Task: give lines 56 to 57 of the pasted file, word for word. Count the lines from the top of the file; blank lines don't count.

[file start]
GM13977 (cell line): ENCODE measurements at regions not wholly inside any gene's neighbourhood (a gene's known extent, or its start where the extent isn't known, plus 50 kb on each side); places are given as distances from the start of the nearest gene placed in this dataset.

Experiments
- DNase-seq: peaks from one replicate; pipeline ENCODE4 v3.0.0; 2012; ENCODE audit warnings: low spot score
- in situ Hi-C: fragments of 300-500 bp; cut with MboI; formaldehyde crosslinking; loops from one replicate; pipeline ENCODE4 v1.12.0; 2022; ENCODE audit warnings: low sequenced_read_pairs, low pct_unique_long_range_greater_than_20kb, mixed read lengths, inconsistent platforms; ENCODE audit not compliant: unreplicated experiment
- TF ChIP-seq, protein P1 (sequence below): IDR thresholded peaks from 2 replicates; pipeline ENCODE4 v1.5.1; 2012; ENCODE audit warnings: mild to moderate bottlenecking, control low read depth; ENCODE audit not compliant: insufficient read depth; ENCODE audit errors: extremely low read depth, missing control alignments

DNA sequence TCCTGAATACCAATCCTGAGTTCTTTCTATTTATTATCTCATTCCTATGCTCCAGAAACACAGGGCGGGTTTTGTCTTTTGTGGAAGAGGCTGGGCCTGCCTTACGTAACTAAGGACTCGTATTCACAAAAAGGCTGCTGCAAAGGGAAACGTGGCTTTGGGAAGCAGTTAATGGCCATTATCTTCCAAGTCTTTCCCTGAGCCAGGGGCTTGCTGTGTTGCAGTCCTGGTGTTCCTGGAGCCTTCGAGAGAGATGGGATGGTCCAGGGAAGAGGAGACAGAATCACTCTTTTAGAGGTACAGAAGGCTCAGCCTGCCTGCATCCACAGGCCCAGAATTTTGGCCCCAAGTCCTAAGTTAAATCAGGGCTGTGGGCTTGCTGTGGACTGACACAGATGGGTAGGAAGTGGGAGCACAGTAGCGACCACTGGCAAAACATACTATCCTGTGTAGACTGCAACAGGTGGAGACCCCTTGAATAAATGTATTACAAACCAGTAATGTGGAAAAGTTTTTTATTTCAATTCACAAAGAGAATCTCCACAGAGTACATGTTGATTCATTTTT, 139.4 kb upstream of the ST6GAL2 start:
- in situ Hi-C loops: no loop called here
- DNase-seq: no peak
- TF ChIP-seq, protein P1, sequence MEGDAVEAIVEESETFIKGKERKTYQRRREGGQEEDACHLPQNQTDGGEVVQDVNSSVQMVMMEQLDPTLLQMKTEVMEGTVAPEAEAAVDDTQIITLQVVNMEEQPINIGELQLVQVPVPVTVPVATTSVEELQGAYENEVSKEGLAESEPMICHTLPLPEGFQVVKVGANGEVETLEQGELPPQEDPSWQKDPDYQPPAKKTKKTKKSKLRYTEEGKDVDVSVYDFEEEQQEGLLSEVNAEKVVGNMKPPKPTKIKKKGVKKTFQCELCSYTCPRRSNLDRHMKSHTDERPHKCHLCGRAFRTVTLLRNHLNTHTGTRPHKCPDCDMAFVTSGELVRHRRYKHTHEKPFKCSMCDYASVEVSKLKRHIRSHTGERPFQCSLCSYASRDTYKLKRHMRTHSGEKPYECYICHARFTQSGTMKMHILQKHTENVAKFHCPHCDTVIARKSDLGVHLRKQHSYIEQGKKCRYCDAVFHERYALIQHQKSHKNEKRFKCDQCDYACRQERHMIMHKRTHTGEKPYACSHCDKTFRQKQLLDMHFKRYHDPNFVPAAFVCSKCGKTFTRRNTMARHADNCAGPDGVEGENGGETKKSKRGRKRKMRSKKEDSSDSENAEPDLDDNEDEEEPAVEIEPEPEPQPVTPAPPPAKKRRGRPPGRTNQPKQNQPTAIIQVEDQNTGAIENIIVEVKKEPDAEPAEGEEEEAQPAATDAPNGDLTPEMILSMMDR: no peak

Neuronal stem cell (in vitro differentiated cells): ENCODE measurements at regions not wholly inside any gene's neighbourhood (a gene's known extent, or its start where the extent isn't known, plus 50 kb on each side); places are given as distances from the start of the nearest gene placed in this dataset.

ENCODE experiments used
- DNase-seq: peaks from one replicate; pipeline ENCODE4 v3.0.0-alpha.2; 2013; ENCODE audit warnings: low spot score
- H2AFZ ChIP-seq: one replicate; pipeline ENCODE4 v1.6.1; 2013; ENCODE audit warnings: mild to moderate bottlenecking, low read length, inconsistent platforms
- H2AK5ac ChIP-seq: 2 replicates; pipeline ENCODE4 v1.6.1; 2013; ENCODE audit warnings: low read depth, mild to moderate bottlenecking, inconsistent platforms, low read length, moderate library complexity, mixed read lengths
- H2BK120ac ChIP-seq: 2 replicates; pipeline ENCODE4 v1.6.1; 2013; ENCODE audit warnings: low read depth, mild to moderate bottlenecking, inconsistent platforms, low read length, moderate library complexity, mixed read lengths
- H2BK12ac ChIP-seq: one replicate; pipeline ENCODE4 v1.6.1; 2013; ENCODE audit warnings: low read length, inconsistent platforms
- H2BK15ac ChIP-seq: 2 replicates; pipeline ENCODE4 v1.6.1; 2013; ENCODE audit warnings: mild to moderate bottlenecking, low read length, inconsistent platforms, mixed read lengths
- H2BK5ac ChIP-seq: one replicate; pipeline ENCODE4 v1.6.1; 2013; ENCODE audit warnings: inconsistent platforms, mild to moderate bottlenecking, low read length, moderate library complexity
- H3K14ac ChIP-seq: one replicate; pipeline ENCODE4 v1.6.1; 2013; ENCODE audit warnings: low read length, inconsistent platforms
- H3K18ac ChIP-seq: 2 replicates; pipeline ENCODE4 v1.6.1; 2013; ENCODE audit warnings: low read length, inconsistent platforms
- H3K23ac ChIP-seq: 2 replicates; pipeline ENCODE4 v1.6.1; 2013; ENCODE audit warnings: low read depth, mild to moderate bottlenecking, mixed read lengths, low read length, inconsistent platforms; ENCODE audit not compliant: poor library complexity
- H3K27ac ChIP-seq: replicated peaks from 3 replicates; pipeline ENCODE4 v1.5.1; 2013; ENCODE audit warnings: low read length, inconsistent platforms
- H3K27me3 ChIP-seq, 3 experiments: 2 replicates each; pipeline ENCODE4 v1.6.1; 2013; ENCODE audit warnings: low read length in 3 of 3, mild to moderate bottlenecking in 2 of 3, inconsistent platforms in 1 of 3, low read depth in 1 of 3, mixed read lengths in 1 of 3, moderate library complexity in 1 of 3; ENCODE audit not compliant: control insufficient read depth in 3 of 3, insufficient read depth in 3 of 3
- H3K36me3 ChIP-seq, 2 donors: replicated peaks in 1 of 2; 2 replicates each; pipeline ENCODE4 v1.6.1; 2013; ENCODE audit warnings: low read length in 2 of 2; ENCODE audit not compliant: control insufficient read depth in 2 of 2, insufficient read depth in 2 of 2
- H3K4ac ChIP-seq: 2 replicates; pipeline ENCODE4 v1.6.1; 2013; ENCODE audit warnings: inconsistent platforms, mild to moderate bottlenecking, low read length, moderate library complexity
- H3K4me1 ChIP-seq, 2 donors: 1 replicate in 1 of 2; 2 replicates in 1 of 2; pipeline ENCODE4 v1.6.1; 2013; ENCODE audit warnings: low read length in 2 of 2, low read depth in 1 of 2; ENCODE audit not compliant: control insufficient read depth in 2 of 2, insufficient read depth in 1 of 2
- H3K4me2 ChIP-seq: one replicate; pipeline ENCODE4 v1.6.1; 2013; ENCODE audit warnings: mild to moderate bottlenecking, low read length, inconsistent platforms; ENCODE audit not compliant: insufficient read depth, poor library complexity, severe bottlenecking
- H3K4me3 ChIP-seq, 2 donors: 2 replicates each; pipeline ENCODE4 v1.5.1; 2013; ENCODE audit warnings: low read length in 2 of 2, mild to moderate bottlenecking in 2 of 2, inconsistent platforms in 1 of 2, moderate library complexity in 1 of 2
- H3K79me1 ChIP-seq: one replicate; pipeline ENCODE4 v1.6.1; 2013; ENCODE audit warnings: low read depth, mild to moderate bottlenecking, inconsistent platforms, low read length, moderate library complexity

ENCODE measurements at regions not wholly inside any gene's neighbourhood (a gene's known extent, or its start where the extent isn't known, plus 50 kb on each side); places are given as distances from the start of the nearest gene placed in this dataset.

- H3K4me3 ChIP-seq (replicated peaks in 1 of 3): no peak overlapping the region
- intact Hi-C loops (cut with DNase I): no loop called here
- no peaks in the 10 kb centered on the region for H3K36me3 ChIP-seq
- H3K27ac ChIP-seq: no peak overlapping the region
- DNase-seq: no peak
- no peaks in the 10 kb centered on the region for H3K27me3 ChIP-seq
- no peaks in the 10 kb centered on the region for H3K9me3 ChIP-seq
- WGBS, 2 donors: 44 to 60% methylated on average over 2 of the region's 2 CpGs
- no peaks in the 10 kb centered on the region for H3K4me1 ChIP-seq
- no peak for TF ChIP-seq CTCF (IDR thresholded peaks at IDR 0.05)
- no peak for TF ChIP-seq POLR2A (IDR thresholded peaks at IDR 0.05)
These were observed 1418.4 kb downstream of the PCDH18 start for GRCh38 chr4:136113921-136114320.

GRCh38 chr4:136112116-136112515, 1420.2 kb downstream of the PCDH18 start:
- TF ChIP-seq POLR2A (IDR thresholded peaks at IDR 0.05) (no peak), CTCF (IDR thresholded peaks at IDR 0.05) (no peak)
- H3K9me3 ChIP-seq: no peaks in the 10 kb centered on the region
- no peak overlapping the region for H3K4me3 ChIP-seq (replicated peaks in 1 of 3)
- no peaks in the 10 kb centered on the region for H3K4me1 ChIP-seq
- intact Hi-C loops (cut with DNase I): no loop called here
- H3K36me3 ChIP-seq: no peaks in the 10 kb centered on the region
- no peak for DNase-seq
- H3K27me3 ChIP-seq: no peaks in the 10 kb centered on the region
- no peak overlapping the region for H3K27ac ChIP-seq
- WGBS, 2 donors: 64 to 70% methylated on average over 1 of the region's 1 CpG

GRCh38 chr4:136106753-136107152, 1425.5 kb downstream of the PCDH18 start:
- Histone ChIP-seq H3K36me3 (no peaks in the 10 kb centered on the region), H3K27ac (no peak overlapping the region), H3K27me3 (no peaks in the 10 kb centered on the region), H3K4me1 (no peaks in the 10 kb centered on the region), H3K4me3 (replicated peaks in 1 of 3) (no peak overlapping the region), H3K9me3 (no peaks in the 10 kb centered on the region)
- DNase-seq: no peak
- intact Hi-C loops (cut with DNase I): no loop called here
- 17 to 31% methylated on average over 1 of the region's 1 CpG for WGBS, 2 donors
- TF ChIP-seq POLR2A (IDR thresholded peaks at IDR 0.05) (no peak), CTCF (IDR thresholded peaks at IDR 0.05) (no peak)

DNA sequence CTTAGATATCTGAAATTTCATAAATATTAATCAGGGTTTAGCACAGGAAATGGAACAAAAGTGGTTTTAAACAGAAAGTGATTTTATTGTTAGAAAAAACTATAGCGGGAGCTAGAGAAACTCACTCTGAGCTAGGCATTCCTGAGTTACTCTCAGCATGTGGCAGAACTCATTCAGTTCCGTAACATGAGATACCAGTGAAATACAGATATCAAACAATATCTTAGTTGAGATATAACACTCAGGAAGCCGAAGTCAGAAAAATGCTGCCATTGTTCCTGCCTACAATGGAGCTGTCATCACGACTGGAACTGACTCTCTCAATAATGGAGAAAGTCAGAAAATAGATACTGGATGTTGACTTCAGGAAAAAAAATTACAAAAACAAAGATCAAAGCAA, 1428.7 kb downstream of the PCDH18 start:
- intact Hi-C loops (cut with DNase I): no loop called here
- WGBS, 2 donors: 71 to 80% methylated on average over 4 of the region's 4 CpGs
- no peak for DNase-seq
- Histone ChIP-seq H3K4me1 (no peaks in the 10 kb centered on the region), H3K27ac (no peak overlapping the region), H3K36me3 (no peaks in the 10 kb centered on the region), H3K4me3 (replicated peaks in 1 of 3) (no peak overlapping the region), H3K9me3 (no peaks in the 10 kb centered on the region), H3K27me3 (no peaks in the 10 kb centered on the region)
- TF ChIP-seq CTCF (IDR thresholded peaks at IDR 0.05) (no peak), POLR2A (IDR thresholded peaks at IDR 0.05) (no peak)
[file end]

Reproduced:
- DNase-seq: no peak
- intact Hi-C loops (cut with DNase I): no loop called here